It's something many people do and something you might be considering, too -- cashing in a retirement plan before you retire. Think twice before you do so, though, as it's often a mistake.
The classic example of this mistake happens when a worker leaves a job in which he or she has accumulated funds in a 401(k) account, but cashes in the money instead of rolling it over into a 401(k) account at a new employer or into an IRA. Here's how common this is: According to recent data from Fidelity Investments, which administers many companies' 401(k) plans, fully 35% of those plans' participants cashed out their accounts last year when leaving their jobs.
Why you might do it
Why are so many people cashing in their retirement plans? Well, for many reasons. The appeal of suddenly having a pile of money to spend or save or perhaps use to pay down debt is easy to understand. And if you don't understand why cashing in a poor choice, then it can seem like a no-brainer.
Why you shouldn't
The problem, though, is that these are retirement accounts, not windfall accumulation accounts. They're meant to help you sock away a growing pile of money for when you'll really need it later in life. This is even more crucial these days, now that corporate pensions have become so rare. More and more, individuals carry much of the responsibility for saving money to live on in retirement.
When you cash in a retirement plan, several bad things happen. For starters, you'll likely be socked with a 10% early withdrawal penalty, and will also face taxes on the money, if it was contributed on a pre-tax basis. (You might avoid penalties if you're withdrawing for one of a few qualified reasons, such as to buy your first home, for certain medical expenses, or for certain college expenses -- but be sure to read all the rules related to those withdrawals first.)
Next, the money you cash in will stop working for you in the retirement account. It will stop growing. Let's imagine you cash in an account holding $20,000. If it remained in your account for another 25 years and grew by the stock market's annual average growth rate of about 10%, it would amount to almost $217,000! That's a lot of money to forfeit, especially if you're cashing in just to remodel a kitchen or buy a fancy car.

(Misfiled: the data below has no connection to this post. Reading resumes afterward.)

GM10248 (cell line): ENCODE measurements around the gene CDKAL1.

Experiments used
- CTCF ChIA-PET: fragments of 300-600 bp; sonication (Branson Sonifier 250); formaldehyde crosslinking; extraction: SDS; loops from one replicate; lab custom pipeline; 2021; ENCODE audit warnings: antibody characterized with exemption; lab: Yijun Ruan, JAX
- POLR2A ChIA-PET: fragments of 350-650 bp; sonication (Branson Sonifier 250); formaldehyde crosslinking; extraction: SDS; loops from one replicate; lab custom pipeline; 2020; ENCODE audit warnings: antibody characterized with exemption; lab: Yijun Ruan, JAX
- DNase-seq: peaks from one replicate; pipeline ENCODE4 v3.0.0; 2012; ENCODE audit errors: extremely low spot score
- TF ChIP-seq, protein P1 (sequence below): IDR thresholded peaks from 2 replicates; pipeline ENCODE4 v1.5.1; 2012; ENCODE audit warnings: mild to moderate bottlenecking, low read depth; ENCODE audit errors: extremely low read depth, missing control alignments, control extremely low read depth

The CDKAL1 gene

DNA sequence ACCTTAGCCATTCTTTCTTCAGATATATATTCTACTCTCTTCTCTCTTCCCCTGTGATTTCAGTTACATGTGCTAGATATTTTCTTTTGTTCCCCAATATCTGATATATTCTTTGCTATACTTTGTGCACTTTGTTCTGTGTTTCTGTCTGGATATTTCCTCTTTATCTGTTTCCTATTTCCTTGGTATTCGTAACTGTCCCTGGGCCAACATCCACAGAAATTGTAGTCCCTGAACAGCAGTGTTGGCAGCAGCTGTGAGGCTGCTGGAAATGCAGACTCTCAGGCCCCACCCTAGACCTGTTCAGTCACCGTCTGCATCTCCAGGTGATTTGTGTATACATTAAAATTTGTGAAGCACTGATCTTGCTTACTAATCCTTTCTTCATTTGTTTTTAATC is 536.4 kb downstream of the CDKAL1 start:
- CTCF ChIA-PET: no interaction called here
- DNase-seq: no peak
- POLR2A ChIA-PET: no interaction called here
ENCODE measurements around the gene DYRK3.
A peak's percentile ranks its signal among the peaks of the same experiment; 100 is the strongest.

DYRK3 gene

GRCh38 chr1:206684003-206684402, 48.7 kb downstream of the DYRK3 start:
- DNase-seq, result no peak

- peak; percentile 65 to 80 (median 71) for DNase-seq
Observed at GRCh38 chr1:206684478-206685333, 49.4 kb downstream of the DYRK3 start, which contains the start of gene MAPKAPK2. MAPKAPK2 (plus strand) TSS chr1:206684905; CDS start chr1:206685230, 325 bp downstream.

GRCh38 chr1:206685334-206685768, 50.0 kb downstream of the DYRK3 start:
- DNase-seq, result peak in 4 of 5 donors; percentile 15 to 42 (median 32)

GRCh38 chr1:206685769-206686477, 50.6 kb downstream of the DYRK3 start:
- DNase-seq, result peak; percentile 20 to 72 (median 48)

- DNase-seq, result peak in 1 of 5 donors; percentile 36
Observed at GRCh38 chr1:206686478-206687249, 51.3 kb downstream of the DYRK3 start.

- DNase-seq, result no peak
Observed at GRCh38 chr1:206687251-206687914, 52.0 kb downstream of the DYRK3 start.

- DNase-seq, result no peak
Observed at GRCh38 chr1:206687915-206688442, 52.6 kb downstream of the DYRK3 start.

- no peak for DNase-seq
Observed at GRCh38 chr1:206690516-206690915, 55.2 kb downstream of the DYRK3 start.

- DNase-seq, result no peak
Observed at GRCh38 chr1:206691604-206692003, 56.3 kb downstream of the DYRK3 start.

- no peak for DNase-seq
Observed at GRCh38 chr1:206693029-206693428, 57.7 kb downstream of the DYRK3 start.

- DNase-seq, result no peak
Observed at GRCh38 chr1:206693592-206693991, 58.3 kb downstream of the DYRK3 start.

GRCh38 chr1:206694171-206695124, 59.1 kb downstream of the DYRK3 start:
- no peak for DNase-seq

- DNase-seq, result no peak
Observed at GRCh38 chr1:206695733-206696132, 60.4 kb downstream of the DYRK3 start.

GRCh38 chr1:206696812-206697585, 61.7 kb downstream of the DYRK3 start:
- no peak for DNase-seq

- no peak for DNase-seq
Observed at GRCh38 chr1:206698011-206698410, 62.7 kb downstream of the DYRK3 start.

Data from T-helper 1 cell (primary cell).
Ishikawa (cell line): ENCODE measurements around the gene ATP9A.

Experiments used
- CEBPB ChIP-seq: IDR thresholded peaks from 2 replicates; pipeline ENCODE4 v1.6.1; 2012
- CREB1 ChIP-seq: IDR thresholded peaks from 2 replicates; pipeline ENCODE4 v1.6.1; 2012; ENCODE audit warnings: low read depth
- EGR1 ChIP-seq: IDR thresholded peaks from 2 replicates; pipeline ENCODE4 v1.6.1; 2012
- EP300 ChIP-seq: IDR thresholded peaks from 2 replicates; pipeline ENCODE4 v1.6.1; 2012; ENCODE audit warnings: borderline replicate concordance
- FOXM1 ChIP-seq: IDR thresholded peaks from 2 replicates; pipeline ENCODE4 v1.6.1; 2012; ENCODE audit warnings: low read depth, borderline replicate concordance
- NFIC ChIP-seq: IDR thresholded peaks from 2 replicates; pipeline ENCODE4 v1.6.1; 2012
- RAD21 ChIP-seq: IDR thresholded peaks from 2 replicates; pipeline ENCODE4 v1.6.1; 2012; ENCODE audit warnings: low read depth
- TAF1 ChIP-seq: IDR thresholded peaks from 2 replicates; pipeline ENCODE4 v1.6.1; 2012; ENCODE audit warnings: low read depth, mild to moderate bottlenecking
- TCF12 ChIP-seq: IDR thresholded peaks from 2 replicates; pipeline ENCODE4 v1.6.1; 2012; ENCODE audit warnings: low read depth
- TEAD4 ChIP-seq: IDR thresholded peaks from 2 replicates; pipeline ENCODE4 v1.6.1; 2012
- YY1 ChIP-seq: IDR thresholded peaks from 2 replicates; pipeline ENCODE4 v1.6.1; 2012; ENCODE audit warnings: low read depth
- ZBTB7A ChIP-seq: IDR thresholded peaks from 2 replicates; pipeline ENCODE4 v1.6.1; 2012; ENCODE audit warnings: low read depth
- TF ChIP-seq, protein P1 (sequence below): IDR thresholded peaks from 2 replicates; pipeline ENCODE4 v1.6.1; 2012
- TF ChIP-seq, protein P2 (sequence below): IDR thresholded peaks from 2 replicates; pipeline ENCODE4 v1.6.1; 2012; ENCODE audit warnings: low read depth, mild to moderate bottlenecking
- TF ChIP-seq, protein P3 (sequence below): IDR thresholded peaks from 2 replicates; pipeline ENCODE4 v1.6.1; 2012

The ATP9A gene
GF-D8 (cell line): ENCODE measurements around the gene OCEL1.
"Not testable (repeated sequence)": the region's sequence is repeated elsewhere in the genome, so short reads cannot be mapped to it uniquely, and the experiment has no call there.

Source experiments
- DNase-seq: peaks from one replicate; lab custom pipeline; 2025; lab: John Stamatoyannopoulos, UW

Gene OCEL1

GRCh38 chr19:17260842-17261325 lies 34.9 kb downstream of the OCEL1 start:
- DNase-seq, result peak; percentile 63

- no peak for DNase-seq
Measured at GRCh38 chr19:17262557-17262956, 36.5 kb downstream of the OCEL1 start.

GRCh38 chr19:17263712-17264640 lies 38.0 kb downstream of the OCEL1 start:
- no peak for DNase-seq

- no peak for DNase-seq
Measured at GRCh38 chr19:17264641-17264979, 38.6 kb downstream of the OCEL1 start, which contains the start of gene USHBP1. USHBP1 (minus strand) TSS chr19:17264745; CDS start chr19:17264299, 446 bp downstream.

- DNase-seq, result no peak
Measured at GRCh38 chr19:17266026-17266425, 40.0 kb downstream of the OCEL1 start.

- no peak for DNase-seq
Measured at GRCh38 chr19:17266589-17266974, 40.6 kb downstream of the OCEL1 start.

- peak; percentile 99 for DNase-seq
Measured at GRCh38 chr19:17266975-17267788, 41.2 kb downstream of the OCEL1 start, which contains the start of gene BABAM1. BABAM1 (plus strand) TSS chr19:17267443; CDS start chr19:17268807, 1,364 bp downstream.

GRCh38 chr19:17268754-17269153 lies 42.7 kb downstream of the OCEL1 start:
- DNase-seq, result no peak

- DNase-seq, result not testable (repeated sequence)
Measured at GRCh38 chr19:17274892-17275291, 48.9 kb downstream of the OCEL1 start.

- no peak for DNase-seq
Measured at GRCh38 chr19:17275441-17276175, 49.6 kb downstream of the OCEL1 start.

How to decide
A first question to ask before cashing in is how much you need the money. If you determine that you can do without it, then don't cash it in. Instead, roll it over into an IRA or another employer-based retirement plan. If you're young and assume you'll have time to accumulate more money later, think again. Your earliest saved-and-invested dollars are your most powerful ones, as they'll have the longest to grow.
If you'd still like to cash it in, think harder. The main way to decide is to assess your expected cash inflows and outflows in retirement and whether you're on track to make ends meet once you stop working. Don't just assume you'll rely on Social Security and will be OK. After all, the average Social Security benefit was about $1,328 per month as of January 2015, which is only roughly $15,900 annually.
As you consider your financial condition and preparedness for retirement, be conservative. Aim to save at least a little more than you think you'll need, because life is full of surprises, and not all of them are good. You might, for example, lose your job a few years before you meant to retire, or you might have to spend a lot to help out a child. The folks at Fidelity also remind us that we need to sock away a lot for medical expenses in retirement, estimating that a 65-year-old couple will spend about $220,000, on average, on healthcare costs in retirement. That's just an average, too, meaning many will spend less and many will spend more.
A final consideration are your alternatives. A steep credit card borrowing limit is not a good one, as you'll likely be charged sky-high interest rates. But perhaps you can take out a home equity loan at a reasonable rate.
Cashing in a retirement plan can seem like a harmless and rewarding idea, but it can actually endanger your retirement.
Longtime Fool specialistSelena Maranjian, whom you can follow on Twitter, has no position in any stocks mentioned. The Motley Fool has no position in any of the stocks mentioned. Try any of our Foolish newsletter services free for 30 days. We Fools may not all hold the same opinions, but we all believe that considering a diverse range of insights makes us better investors. The Motley Fool has a disclosure policy.